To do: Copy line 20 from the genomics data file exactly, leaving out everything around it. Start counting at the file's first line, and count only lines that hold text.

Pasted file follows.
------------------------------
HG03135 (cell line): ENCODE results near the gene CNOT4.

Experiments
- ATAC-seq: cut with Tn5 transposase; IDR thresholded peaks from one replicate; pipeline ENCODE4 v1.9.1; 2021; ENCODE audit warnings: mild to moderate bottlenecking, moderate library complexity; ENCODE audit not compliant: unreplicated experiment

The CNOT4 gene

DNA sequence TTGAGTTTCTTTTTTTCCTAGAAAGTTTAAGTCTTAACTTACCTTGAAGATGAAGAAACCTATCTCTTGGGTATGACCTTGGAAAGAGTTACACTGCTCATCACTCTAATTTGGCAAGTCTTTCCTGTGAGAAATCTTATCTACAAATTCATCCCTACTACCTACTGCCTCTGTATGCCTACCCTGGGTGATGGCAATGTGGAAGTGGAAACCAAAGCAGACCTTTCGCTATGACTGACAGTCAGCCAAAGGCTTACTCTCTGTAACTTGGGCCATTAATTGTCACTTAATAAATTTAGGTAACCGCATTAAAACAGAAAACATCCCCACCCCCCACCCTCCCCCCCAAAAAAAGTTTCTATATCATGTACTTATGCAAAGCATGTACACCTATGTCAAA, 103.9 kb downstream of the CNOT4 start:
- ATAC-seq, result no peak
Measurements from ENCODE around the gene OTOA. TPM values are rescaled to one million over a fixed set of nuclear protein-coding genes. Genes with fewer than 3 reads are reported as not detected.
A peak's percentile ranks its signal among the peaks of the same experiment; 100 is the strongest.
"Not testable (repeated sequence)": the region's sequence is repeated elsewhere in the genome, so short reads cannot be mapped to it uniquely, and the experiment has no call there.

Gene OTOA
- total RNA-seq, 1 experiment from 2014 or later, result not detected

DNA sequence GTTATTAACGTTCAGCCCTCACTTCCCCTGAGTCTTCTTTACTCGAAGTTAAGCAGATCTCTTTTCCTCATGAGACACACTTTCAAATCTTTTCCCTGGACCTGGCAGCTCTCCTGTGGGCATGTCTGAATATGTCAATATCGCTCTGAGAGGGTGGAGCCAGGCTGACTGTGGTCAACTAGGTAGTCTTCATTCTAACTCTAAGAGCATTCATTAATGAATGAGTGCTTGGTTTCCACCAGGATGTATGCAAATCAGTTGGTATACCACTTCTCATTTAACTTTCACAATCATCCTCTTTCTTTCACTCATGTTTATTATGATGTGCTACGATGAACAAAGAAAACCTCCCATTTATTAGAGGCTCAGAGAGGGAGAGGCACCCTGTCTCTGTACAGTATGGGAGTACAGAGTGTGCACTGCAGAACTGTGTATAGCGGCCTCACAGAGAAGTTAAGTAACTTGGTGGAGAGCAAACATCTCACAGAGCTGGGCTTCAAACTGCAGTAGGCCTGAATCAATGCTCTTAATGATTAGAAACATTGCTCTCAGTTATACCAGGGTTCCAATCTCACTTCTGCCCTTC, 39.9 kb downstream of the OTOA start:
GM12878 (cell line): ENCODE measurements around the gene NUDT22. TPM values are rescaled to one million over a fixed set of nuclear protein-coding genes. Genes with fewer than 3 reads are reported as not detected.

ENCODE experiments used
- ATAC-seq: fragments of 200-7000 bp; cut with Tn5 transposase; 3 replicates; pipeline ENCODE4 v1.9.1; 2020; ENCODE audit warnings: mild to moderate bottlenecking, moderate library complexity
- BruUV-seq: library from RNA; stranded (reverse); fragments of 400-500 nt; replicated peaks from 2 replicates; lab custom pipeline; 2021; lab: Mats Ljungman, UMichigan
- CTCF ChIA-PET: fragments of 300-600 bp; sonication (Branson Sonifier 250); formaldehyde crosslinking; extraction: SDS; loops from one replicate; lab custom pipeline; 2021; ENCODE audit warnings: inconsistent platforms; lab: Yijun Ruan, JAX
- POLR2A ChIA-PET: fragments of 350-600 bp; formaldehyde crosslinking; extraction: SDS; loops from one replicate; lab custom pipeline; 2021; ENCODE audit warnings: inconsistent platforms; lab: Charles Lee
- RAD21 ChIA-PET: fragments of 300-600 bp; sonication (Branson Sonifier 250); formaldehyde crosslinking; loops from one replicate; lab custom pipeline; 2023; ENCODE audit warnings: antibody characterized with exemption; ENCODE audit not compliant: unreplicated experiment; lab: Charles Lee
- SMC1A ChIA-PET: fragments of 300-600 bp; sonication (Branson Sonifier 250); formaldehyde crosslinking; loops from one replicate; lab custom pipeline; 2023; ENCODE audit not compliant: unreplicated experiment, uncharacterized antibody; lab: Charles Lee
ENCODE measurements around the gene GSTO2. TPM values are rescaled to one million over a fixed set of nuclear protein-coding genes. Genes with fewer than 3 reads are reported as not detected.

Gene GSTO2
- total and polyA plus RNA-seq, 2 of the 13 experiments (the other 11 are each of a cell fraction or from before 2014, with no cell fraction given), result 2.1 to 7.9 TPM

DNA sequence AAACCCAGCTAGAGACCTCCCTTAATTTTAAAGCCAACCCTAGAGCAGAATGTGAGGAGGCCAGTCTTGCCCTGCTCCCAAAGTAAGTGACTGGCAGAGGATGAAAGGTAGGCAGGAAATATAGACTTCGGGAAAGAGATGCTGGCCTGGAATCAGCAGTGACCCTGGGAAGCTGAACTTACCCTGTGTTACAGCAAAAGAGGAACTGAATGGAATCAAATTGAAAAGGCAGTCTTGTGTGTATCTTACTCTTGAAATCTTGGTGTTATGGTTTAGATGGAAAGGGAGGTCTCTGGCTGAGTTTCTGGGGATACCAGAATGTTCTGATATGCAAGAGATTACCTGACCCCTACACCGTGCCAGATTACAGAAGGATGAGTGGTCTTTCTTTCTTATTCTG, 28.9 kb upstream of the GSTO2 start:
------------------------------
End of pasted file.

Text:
- SMC1A ChIA-PET: fragments of 300-600 bp; sonication (Branson Sonifier 250); formaldehyde crosslinking; loops from one replicate; lab custom pipeline; 2023; ENCODE audit not compliant: unreplicated experiment, uncharacterized antibody; lab: Charles Lee